Best Practice: Thirty minutes, give or take five minutes, is optimal. If you can’t envision 30 minutes of quality interaction based on the candidate’s credentials and your review of the resume, don’t interview them. It will be a waste of your time. If the call runs 45 minutes or more, you’re probably heading into territory that is more appropriate in a face-to-face setting.
Structure for the call
The toughest thing in this area is to stay on track. It’s easy to digress or to spend too much time on one or two questions. Candidates sometimes ramble - it’s necessary sometimes to move them along. Interviewers fall into the trap of talking instead of listening. All these things make it hard to keep the conversation under control.
In debriefing candidates after interviews, I am sometimes told things like, “I really didn’t get a chance to talk a whole lot . . . Jim really spent a lot of time talking about the company.” Or, “I really didn’t get a chance to ask any of my questions.” Or, “You know, we really didn’t talk too much about the job really. We talked mostly about Notre Dame football”.
Best Practice: Stay on task. Impress the candidate with a well planned, nicely balanced, professionally executed 30 minute business introduction. Because that’s what it should be.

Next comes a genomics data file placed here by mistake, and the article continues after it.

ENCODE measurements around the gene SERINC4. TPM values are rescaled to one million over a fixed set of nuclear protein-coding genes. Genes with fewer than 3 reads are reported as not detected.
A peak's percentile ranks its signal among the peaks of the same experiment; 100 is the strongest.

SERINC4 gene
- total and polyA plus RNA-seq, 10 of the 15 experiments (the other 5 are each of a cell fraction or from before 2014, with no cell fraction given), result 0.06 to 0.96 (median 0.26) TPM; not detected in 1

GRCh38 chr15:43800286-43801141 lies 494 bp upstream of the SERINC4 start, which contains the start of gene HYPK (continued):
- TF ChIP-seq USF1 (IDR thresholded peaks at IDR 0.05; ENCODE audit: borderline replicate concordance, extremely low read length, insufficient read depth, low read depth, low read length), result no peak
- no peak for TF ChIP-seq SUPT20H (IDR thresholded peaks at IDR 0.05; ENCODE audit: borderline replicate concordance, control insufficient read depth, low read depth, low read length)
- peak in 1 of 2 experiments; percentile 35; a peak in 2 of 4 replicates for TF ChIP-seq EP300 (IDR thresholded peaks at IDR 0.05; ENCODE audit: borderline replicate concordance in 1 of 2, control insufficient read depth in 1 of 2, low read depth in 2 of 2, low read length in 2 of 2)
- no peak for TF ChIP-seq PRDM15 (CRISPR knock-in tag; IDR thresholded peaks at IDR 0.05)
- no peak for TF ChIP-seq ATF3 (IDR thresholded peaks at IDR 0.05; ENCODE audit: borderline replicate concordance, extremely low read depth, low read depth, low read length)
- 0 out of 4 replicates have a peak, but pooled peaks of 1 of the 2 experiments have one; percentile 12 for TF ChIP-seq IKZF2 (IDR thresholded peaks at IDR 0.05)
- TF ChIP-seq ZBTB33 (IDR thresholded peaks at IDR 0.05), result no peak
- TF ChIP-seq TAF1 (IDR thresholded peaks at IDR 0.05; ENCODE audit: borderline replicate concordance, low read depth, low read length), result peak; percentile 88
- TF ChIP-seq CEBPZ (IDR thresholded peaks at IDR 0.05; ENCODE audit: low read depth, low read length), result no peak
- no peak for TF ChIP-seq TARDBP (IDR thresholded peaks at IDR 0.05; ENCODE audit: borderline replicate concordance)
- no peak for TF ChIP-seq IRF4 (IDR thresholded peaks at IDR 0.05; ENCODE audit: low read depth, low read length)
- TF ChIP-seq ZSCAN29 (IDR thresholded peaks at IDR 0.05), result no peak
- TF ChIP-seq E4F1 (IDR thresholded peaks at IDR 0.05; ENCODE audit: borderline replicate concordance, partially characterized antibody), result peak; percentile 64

Here’s an example of a well structured call:
Approximately five minutes of introductory pleasantries. Establish some degree of rapport and transition to the next step.
Fifteen minutes dedicated to an overview of the opportunity and specific questions from the interviewer based on a review of the candidate’s resume.
Ten minutes of questions from the candidate about the company and specific opportunity
Approximately five minutes to wrap up and describe next steps.
What do you wanna talk about?
This is the $64,000 question. Most of the time, interviewers “wing it”. They have a couple of favorite questions that they ask, but beyond that, it’s pretty free form. Not only does that make it difficult to objectively compare candidates to each other, it also makes it difficult to compare candidates against other objective criteria . . . like the job description.